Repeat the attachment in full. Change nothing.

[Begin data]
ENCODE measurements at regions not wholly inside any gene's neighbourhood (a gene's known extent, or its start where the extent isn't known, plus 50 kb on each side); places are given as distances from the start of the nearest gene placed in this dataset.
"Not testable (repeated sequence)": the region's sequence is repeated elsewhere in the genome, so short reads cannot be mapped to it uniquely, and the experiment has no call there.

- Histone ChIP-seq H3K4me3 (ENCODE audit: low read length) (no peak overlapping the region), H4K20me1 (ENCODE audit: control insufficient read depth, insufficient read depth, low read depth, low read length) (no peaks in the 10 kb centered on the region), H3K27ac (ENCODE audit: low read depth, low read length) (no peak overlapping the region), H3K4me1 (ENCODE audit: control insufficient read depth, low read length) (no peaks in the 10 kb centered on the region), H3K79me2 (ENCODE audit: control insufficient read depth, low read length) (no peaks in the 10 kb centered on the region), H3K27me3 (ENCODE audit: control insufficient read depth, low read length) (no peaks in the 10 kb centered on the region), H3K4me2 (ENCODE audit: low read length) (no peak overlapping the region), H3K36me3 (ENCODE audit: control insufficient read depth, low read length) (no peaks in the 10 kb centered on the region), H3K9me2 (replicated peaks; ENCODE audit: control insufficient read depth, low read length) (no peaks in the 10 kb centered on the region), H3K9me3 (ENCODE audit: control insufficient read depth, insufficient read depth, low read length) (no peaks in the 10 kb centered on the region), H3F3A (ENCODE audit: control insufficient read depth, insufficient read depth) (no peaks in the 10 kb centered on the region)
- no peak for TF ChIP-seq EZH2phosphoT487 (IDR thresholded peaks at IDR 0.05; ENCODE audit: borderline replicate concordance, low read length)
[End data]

ENCODE measurements at regions not wholly inside any gene's neighbourhood (a gene's known extent, or its start where the extent isn't known, plus 50 kb on each side); places are given as distances from the start of the nearest gene placed in this dataset.
"Not testable (repeated sequence)": the region's sequence is repeated elsewhere in the genome, so short reads cannot be mapped to it uniquely, and the experiment has no call there.

- Histone ChIP-seq H3K4me3 (ENCODE audit: low read length) (no peak overlapping the region), H4K20me1 (ENCODE audit: control insufficient read depth, insufficient read depth, low read depth, low read length) (no peaks in the 10 kb centered on the region), H3K27ac (ENCODE audit: low read depth, low read length) (no peak overlapping the region), H3K4me1 (ENCODE audit: control insufficient read depth, low read length) (no peaks in the 10 kb centered on the region), H3K79me2 (ENCODE audit: control insufficient read depth, low read length) (no peaks in the 10 kb centered on the region), H3K27me3 (ENCODE audit: control insufficient read depth, low read length) (no peaks in the 10 kb centered on the region), H3K4me2 (ENCODE audit: low read length) (no peak overlapping the region), H3K36me3 (ENCODE audit: control insufficient read depth, low read length) (no peaks in the 10 kb centered on the region), H3K9me2 (replicated peaks; ENCODE audit: control insufficient read depth, low read length) (no peaks in the 10 kb centered on the region), H3K9me3 (ENCODE audit: control insufficient read depth, insufficient read depth, low read length) (no peaks in the 10 kb centered on the region), H3F3A (ENCODE audit: control insufficient read depth, insufficient read depth) (no peaks in the 10 kb centered on the region)
- no peak for TF ChIP-seq EZH2phosphoT487 (IDR thresholded peaks at IDR 0.05; ENCODE audit: borderline replicate concordance, low read length)